Three critical steps for a successful dispute management implementation

22 February 2011

Mark Chalfen

Mark Chalfen

Former SAP S/4HANA Global Lead

One of the most common phrases within an implementation project is: “Fail to plan and you plan to fail”.

I am sure you have all heard this a hundred times. Hopefully you hear this at the start of the project as the project manager rallies the troops at the kick off meeting at the start of the scoping of the solution. If the first time you hear this is at the end of the project, or even in the project “debrief” session, then normally something has gone wrong.

With these famous words in mind when I approach a FSCM Dispute Management implementation I ensure the following three steps are carried out:

  1. Map
  2. Measure
  3. Model


Before you can start to scope out a potential SAP FSCM Dispute Management solution you need to map out the “as-is” processes. Now this is sometimes overlooked as clients and implementers argue that if Disputes are not currently logged in SAP how can you map the “as-is” process? However I would disagree with this and counter by stating that if a client is interested in Dispute Management it will be because their customers raise disputes. Normally they would be handled outside of SAP in Excel spreadsheets or a paper based solution. To understand where you want to go, it is important to know where you currently are. Further to this, the real benefit is to identify current pain points in the solution, so they can be addressed in the future “to-be” solution.


It is widely acknowledged that reporting criteria can be seen as an after thought during an implementation. To maximise the benefits of a SAP FSCM Dispute Management implementation it is imperative that the reporting of disputes is considered and agreed during the scoping phase. To crystallise this point, consider that there is a part of your current “to-be” process that is deemed to be inefficient. To measure the success of your implementation, it is important that you can measure the difference or benefit achieved after implementing the solution. So, for example if you had a timing issue within your process for resolution of price queries, as the paper work had to be posted to the plant manager, if you automated this solution, you would want to measure what TRUE benefit you achieved. It could be as simple as previously it took 18 days for a price query to be resolved before implementing SAP FSCM Dispute Management, and after your implementation it will take 6 days. This measure can demonstrate back to the business true benefits that have been realised by implementing SAP FSCM Dispute Management. By agreeing the reporting and measure you plan to use with the implementation, you identify the key fields that need to be in the solution.


The last step to action is to map out the new “to-be” process for disputes. As you now have a baseline of where you currently are, you should be able to identify where benefits can be made by amending the current process and performing the tasks within SAP. Further to this when designing the new process it is important to utilise part of the current process that now add benefit and try and use the SAP FSCM Dispute Management functionality to provide a solution that is unique to your client to maximise the business benefit.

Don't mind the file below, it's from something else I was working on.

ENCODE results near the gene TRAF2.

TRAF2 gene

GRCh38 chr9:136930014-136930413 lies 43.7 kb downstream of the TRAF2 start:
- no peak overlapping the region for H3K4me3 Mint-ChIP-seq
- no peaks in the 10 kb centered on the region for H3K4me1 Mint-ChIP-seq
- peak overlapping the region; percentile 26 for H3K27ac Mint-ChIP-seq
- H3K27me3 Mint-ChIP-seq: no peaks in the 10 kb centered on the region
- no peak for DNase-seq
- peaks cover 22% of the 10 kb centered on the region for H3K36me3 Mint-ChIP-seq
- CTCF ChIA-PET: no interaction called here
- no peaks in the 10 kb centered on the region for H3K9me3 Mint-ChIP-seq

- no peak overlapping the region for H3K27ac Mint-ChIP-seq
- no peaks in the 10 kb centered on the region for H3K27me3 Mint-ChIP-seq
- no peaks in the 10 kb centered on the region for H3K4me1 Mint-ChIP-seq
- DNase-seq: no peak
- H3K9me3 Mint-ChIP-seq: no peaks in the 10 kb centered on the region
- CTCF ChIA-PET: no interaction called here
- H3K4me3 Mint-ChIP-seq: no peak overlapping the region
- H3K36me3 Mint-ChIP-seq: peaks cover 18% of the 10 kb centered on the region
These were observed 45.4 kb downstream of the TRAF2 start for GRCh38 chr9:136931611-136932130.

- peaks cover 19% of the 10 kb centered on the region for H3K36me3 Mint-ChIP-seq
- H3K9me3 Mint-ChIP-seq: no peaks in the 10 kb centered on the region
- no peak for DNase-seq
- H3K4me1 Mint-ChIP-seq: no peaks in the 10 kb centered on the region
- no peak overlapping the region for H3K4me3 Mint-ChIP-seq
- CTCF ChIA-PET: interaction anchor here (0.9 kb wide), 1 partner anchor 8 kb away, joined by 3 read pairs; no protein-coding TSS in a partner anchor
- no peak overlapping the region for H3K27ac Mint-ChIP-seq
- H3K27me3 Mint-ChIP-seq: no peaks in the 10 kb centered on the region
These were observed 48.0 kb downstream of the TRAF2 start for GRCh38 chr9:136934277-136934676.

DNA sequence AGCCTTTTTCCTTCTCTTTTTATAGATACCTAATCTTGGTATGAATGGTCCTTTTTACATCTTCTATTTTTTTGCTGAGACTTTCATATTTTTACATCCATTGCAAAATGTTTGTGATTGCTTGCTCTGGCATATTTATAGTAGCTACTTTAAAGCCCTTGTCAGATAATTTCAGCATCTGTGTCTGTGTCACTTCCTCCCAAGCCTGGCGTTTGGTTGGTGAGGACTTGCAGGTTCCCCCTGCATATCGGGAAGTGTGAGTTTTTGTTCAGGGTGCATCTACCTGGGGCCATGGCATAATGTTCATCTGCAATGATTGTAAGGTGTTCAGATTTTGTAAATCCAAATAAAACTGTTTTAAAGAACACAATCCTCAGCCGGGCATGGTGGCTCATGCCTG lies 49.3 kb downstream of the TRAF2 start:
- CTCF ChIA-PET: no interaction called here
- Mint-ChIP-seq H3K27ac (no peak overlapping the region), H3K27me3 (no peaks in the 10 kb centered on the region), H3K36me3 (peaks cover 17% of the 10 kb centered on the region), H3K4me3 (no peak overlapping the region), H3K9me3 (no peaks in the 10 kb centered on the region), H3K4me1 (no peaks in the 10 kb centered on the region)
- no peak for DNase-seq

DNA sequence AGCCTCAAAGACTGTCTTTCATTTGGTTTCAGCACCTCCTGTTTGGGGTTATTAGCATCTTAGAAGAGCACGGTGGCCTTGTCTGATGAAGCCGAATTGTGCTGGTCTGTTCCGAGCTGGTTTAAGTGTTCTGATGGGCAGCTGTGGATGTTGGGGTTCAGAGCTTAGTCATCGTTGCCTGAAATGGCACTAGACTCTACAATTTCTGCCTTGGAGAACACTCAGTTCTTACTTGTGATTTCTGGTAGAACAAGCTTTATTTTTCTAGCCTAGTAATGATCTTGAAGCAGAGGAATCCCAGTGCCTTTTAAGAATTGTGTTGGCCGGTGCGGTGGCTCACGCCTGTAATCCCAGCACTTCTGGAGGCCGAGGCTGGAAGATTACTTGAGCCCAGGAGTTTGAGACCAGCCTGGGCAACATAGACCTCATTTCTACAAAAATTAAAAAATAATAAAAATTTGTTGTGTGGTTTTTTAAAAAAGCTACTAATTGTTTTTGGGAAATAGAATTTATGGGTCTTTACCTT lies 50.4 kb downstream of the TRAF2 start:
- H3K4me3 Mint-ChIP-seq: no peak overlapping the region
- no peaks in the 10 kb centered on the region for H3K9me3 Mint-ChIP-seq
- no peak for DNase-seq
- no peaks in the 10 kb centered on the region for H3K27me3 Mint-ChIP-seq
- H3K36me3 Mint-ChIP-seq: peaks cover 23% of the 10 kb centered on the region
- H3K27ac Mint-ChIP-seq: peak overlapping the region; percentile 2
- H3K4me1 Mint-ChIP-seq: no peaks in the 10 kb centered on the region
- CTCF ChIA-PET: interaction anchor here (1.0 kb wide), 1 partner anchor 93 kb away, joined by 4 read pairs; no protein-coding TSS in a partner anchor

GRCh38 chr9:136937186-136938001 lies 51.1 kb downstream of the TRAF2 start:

The key to this methodology is that it allows the project team to clearly state what business benefits the implementation of SAP FSCM Dispute Management will be. By clearly stating that a key objective of the project is to reduce the dispute resolution time from 18 days to 6 days will enable clear financial business benefits to provide the Project Sponsor full confidence of the implementation team. Project Sponsor’s can be bought into the business need to move an offline process into SAP, however one of the things they can struggle with is being able to quantify the financial benefit.

So before you rush into a SAP FSCM Dispute Management Implementation that quickly covers the scope of the implementation ensure you cover off the 3 M’s.

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About the author

Mark Chalfen

Former SAP S/4HANA Global Lead

Mark tells it straight - as an ex-boxer, what else would you expect?  Both his knowledge and experience of SAP products allow him to cut to the chase dispelling myths and hearsay.

As a result of working closely with various SAP Finance Product Management teams on product development, Mark understands these products inside out. This depth of understanding has led to him become a ‘thought leader’ in his field; after all, it is not often SAP consultants have helped shape and develop the very product they are selling.

Having such a strong relationship with SAP alongside being an SAP Mentor and Moderator means that Mark has an extensive network within SAP. For clients, this relationship proves to be a huge advantage and leads to configuration issues being resolved rapidly.

Mark has worked on short proof of concepts through to year-long multi-million pound global roll-outs. However, no matter how large or small the project, the true value Mark brings to his work is in the guidance he provides to senior stakeholders. In essence, he assists them to implement more effective processes and drive better behaviours within their finance teams.

Helping organisations transform their business with SAP S/4HANA is Mark’s current focus. The benefits of S/4HANA are numerous, including the simplification of tasks, embedded analytics and improved user engagement. Whilst the eventual move from SAP Business Suite into S/4HANA is inevitable, the journey to it is not always clear. Mark’s ability to understand an organisation’s needs coupled with his deep understanding of S/4HANA provides clarity and eases their transition.

Bluefin and SAP S/4HANA - welcome to the one horse race

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